Complex relationships between voluntary counselling and testing and behaviour change in northwest Tanzania

The impact of voluntary counselling and testing services on sexual behaviour change and HIV incidence: observations from a cohort study in rural Tanzania.

Cawley C, Wringe A, Slaymaker E, Todd J, Michael D, Kumugola Y, Urassa M, Zaba B. BMC Infect Dis. 2014 Mar 22;14:159. doi: 10.1186/1471-2334-14-159.

Background: It is widely assumed that voluntary counselling and testing (VCT) services contribute to HIV prevention by motivating clients to reduce sexual risk-taking. However, findings from sub-Saharan Africa have been mixed, particularly among HIV-negative persons. We explored associations between VCT use and changes in sexual risk behaviours and HIV incidence using data from a community HIV cohort study in northwest Tanzania.

Methods: Data on VCT use, sexual behaviour and HIV status were available from three HIV serological surveillance rounds undertaken in 2003-4 (Sero4), 2006-7 (Sero5) and 2010 (Sero6). We used multinomial logistic regression to assess changes in sexual risk behaviours between rounds, and Poisson regression to estimate HIV incidence.

Results: The analyses included 3 613 participants attending Sero4 and Sero5 (3 474 HIV-negative and 139 HIV-positive at earlier round) and 2 998 attending Sero5 and Sero6 (2 858 HIV-negative and 140 HIV-positive at earlier round). Among HIV-negative individuals VCT use was associated with reductions in the number of sexual partners in the last year (aRR Seros 4-5: 1.42, 95% CI 1.07-1.88; aRR Seros 5-6: 1.68, 95% CI 1.25-2.26) and in the likelihood of having a non-cohabiting partner in the last year (aRR Seros 4-5: 1.57, 95% CI 1.10-2.25; aRR Seros 5-6: 1.48, 95% CI 1.07-2.04) or a high-risk partner in the last year (aRR Seros 5-6 1.57, 95% CI 1.06-2.31). However, VCT was also associated with stopping using condoms with non-cohabiting partners between Seros 4-5 (aRR 4.88, 95% CI 1.39-17.16). There were no statistically significant associations between VCT use and changes in HIV incidence, nor changes in sexual behaviour among HIV-positive individuals, possibly due to small sample sizes.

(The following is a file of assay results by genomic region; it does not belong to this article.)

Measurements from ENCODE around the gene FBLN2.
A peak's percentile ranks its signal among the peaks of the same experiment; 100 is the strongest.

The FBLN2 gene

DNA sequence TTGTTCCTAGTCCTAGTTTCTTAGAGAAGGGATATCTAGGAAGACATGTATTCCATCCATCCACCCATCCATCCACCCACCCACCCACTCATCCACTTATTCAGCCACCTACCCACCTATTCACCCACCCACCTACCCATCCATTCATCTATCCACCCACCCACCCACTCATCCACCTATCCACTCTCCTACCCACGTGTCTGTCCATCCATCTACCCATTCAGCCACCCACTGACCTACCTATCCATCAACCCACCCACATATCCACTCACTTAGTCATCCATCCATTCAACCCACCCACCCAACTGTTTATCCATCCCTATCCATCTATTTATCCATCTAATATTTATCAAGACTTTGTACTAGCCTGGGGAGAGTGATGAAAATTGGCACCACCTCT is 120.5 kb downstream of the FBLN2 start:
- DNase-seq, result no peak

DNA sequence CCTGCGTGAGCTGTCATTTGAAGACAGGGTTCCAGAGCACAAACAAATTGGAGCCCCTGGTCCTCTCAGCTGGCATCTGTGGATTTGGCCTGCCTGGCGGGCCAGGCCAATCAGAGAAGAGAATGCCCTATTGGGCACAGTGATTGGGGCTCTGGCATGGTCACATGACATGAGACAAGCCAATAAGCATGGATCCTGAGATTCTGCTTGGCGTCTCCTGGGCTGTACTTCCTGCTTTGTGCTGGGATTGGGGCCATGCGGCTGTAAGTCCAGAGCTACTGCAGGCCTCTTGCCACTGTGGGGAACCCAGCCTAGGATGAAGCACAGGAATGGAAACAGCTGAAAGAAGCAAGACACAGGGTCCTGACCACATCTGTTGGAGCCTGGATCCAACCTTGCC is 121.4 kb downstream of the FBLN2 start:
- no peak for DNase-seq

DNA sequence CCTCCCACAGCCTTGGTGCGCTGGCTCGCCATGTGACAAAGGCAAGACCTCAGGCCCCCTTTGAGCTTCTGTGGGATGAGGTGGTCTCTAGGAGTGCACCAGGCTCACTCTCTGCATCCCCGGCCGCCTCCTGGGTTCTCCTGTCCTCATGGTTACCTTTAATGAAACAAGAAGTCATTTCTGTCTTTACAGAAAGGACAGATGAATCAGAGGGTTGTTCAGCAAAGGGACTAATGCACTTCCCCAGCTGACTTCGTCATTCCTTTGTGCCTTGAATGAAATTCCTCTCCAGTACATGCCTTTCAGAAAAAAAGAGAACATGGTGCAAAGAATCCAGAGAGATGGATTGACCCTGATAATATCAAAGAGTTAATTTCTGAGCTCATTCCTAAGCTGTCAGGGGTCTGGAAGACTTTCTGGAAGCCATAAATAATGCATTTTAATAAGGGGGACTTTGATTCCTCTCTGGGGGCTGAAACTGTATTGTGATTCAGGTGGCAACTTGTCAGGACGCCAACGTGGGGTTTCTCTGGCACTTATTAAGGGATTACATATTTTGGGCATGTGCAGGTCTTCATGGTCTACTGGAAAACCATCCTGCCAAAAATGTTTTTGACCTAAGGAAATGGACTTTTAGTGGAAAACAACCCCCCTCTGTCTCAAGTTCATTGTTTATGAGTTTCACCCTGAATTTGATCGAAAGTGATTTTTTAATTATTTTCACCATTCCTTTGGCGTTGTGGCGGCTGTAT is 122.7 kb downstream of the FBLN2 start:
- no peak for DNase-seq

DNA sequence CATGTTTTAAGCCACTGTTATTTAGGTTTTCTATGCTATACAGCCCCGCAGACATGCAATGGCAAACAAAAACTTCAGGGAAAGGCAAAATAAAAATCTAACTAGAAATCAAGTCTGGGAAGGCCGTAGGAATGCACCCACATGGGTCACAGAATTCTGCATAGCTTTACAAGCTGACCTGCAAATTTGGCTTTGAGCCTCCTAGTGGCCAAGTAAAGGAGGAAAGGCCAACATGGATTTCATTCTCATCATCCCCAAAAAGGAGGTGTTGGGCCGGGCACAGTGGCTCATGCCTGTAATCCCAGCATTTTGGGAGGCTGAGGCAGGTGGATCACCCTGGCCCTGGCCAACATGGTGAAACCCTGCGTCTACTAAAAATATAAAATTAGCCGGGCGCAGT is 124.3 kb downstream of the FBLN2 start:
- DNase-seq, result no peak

Conclusions: We found moderate associations between VCT use and reductions in some sexual risk behaviours among HIV-negative participants, but no impacts among HIV-positive individuals in the context of low overall VCT uptake. Furthermore, there were no significant changes in HIV incidence associated with VCT use, although declining background incidence and small sample sizes may have prevented us from detecting this. The impact of VCT services will ultimately depend upon rates of uptake, with further research required to better understand processes of behaviour change following VCT use.

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Editor’s notes: This study focused on seven years of serological surveillance surveys and voluntary counselling and testing data (VCT) from a community cohort in northwest Tanzania. The aim of the study was to examine correlations between VCT use and changes in sexual behaviour. In general, it is often assumed that VCT helps to reduce HIV incidence by making people aware of HIV and their status. However, further investigation in previous studies has shown that this is not always the case. This particular study revealed relatively low uptake of VCT and low condom use, but VCT was associated with a reduction of sexual partners in HIV-negative individuals. The study was unable to detect a significant association between HIV incidence and VCT, nor any changes in behaviour among HIV-positive individuals. It is clear from the nuanced results of this study that relationships between VCT and behaviour change are complex and variable. Qualitative research would help us to understand what other issues influence this relationship and could shed light on the low uptake of VCT in this area. Perhaps an updated systematic review of VCT and sexual behaviour studies in combination with qualitative research could help in better understanding this dynamic relationship.

United Republic of Tanzania
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